US Coins

Production costs still above face value for cent and 5-cent coins

Fiscal Year 2014 production costs for the Lincoln cent were 1.66 cents, the ninth consecutive year output costs have exceed the face value.

Coin World photo.

Production costs for circulating Lincoln cents, Jefferson 5-cent coins, Roosevelt dimes and America the Beautiful quarter dollars all dropped during Fiscal Year 2014, resulting primarily from lower copper prices and increased quarter dollar shipments to the Federal Reserve.

FY2014 covers the period from Oct. 1, 2013, to Sept. 30, 2014.

According to the United States Mint 2014 Annual Report released Feb. 9, the production costs per denomination were:

  • 1.66 cents for the cent, down from 1.83 cents in FY2013.
  • 8.09 cents for the 5-cent coin, down from 9.41 cents.
  • 3.91 cents for dime, down from 4.56 cents
  • 8.95 cents for the quarter dollar, down from 10.5 cents.

Although costs declined, the cost to produce each copper-plated zinc cent and copper-nickel 5-cent coin still exceeded its face value for the ninth consecutive year.

The dime and quarter dollars are a copper-nickel clad composition, with outer layers of 75 percent copper and 25-cent nickel bonded to a core of pure copper.

While the average spot price for zinc increased 8.4 percent (to $2,080.92 per ton) and nickel increased 3.9 percent (to $16,394.01 per ton), copper prices fell 6.9 percent (to $6,993.38 per ton).

Circulating coin shipments by the U.S. Mint to the Federal Reserve Banks during FY2014 increased by 2.3 billion coins, to total 13 billion coins, and FY2014 shipments of quarter dollars increased by 58.5 percent, which increased total revenues and seigniorage generated.

"Seigniorage" is the difference between a coin’s face value (the price the Federal Reserve pays the Mint) and the cost the Mint incurs to produce the coin.

FY2014 circulating revenue reached $783 million, 35 percent higher than FY2013, primarily because of the increased quarter dollar shipments, and FY2014 seigniorage was $289.1 million, 110.4 percent higher than FY2013.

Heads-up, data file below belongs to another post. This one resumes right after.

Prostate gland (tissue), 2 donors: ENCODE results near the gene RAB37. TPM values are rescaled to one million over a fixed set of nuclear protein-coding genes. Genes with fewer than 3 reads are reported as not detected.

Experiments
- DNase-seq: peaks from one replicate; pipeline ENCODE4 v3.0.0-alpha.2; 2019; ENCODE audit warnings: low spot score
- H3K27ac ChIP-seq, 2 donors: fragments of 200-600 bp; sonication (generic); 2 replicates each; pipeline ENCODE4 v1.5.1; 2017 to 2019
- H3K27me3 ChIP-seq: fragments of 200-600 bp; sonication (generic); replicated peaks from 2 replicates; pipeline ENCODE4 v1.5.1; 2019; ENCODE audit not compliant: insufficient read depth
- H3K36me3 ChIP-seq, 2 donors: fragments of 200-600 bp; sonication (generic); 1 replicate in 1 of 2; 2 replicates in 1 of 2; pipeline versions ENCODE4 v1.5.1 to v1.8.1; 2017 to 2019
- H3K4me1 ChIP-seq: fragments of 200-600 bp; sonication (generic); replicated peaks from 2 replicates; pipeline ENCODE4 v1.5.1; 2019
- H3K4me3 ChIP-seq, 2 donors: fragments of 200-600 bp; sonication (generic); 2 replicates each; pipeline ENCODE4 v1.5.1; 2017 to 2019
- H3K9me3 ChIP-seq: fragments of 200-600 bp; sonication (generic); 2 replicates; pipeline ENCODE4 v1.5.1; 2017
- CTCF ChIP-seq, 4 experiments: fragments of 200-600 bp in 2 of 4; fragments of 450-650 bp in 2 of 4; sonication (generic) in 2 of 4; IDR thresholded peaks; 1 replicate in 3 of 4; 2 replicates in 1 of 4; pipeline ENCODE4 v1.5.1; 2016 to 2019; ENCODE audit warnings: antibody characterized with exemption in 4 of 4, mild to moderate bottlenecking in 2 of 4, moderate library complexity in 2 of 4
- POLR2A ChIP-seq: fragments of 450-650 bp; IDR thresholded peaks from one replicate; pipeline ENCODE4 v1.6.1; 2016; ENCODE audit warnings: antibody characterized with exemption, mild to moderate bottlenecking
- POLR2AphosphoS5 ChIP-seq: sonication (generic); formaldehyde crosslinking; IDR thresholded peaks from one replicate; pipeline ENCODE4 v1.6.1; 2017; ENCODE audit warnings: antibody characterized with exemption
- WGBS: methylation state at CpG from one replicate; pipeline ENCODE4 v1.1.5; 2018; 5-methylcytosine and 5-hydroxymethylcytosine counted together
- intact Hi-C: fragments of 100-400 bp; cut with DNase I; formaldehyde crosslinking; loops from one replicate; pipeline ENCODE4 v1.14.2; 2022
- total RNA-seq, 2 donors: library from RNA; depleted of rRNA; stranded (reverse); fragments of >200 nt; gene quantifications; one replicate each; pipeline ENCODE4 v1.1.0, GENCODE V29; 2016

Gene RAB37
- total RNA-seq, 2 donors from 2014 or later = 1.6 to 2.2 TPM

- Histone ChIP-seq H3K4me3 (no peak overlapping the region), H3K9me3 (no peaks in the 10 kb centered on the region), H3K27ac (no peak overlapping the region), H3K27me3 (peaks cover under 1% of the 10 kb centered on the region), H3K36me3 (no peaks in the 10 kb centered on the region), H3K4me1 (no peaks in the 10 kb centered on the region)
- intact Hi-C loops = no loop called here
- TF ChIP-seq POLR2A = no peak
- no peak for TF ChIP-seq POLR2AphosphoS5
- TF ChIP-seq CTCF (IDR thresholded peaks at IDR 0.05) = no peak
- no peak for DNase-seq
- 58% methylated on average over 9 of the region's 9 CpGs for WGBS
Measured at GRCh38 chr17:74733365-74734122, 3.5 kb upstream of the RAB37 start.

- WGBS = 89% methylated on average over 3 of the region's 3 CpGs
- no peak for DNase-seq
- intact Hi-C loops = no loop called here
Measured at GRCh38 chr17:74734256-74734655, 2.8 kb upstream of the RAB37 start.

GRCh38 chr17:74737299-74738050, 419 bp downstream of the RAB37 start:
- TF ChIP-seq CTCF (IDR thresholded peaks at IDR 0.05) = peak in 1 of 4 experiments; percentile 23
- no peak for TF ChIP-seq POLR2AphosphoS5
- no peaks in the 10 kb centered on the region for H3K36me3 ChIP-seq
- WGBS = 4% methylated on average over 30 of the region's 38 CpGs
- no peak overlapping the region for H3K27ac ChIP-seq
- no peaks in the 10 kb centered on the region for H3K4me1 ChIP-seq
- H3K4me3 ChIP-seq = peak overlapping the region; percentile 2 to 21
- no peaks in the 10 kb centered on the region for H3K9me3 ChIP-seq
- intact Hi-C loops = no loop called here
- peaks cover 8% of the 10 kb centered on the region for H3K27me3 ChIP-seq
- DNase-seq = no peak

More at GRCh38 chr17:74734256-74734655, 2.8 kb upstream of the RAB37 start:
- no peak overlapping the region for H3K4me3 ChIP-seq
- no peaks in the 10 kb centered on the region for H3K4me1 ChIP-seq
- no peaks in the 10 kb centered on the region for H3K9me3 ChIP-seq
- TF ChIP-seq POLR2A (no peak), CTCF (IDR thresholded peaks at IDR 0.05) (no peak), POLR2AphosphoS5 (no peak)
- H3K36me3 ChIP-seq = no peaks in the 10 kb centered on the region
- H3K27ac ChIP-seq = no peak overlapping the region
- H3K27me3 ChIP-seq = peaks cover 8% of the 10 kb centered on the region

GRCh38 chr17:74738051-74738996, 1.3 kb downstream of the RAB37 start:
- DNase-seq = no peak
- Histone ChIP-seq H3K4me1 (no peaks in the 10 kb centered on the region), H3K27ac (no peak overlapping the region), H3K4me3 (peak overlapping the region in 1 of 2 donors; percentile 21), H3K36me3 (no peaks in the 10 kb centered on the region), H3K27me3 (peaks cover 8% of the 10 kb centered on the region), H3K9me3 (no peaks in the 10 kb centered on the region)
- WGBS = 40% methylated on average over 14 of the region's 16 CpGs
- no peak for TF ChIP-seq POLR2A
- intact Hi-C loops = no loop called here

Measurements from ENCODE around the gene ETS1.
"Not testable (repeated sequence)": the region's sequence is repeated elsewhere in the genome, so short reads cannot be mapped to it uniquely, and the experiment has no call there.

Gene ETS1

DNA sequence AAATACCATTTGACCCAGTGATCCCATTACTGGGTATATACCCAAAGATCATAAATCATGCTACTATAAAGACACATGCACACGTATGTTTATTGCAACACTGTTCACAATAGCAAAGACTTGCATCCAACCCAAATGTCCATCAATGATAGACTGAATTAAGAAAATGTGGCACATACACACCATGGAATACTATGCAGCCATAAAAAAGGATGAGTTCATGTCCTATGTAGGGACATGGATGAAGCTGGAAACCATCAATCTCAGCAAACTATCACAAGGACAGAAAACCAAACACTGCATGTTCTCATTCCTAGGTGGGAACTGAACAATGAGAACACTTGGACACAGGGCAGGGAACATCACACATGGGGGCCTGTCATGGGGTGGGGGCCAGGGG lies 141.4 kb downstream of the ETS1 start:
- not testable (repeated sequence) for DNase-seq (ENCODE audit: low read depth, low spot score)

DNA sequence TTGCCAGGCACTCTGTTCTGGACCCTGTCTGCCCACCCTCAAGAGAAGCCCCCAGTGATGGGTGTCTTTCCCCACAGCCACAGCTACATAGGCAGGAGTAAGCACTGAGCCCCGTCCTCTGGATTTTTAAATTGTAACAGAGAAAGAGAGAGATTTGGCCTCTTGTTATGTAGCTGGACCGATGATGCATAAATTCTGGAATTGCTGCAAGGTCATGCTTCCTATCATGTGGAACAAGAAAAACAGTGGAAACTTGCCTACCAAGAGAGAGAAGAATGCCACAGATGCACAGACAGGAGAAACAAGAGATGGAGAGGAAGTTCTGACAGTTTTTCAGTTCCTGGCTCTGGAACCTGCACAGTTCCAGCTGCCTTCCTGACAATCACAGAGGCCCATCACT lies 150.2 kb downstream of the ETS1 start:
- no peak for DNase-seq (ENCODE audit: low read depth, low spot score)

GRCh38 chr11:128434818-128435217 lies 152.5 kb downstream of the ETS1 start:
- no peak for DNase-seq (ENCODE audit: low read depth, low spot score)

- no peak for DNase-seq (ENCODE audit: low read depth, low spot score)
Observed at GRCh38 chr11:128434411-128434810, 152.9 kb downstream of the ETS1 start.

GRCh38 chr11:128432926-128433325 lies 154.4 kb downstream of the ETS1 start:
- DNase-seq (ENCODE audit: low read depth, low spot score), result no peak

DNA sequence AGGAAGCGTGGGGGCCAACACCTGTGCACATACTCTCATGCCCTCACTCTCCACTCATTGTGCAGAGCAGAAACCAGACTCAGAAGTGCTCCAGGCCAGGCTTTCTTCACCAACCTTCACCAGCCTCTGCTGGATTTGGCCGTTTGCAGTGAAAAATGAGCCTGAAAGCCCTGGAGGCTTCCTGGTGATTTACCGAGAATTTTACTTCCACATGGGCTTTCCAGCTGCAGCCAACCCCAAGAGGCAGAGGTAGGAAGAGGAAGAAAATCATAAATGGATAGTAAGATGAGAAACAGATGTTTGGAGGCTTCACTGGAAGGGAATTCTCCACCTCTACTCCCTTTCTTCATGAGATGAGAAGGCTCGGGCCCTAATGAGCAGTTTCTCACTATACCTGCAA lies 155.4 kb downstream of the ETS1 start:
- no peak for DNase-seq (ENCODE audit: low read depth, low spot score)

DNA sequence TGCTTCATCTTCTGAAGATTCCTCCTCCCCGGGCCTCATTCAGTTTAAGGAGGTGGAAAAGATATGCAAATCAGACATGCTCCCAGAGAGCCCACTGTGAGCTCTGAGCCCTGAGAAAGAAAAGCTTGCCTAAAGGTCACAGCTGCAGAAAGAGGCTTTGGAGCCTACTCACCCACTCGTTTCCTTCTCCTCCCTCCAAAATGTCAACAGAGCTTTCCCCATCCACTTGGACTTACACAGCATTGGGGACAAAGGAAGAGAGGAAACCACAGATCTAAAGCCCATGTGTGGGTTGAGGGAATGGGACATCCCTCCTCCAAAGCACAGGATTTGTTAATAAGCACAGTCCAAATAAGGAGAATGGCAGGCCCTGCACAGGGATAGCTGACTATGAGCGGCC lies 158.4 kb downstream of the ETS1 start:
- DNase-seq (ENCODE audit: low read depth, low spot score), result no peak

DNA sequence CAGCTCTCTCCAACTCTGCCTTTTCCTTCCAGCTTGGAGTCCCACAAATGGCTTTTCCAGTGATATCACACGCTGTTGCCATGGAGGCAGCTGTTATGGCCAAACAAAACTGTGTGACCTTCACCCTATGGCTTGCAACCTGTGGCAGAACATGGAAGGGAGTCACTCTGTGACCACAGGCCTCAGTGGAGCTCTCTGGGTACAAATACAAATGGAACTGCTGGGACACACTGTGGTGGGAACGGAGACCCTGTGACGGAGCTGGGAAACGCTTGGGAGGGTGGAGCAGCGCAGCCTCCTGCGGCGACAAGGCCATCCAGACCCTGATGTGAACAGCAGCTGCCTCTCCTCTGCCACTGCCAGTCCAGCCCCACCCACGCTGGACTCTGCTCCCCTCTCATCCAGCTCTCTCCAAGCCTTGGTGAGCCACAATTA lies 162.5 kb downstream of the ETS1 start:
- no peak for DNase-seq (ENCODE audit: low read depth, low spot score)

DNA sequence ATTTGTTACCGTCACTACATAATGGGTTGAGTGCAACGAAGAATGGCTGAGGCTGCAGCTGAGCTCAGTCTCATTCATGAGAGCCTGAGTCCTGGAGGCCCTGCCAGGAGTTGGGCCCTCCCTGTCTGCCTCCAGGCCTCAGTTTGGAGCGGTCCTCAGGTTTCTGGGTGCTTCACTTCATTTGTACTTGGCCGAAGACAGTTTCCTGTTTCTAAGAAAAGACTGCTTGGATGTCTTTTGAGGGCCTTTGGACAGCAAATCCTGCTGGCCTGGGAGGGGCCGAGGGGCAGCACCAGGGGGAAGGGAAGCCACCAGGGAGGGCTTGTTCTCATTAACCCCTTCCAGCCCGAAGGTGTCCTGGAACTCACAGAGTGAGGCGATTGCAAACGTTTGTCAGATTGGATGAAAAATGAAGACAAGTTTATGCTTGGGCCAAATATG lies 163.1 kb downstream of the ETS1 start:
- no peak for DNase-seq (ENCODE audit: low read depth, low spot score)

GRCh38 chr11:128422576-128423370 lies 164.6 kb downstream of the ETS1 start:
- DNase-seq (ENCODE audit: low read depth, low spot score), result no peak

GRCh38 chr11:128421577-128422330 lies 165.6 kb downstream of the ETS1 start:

Additionally, “plant cost at the production facilities at Denver and Philadelphia decreased 5.2 percent, despite the 21.9 percent increase in coin production,” according to the 2014 annual report. “General and administrative costs increased slightly with increased research and development expenses. Seigniorage per $1 issued was 37 cents in 2014, up from 24 cents in FY 2013."

Bullion demand

Bullion coin program revenue, net income and ounces sold dropped in FY2014 compared to the previous fiscal year.

Revenue totaled $1,814,400,000, down 44.1 percent. Net income decreased 52.8 percent, to $28 million.

The U.S. Mint reintroduced the sale of 1-ounce platinum American Eagle bullion coins in 2014, the first since 2008. The Mint sold 14,400 of the coins during FY2014.

Start-up costs resulted in an overall loss of $500,000 on the platinum bullion program.

Numismatic expansion

Numismatic product sales jumped 200,000 units on FY2014, to 5.7 million units.

The sales jump was primarily the result of a 591,000 unit increase in commemorative coin sales with the 2014 National Baseball Hall of Fame commemoratives.

Numismatic product revenue decreased 1.5 percent to $512.4 million in FY2014. The drop was the result of lower silver spot prices which contributed to the drop in the retail price charged for each product.

Numismatic program net income and seigniorage slid 47 percent to $50.8 million in FY2014, primarily the result of a $32.7 million decrease in silver coin product earnings.

Gold and platinum numismatic products generated a 48.8 percent share of the total revenue for numismatic products.


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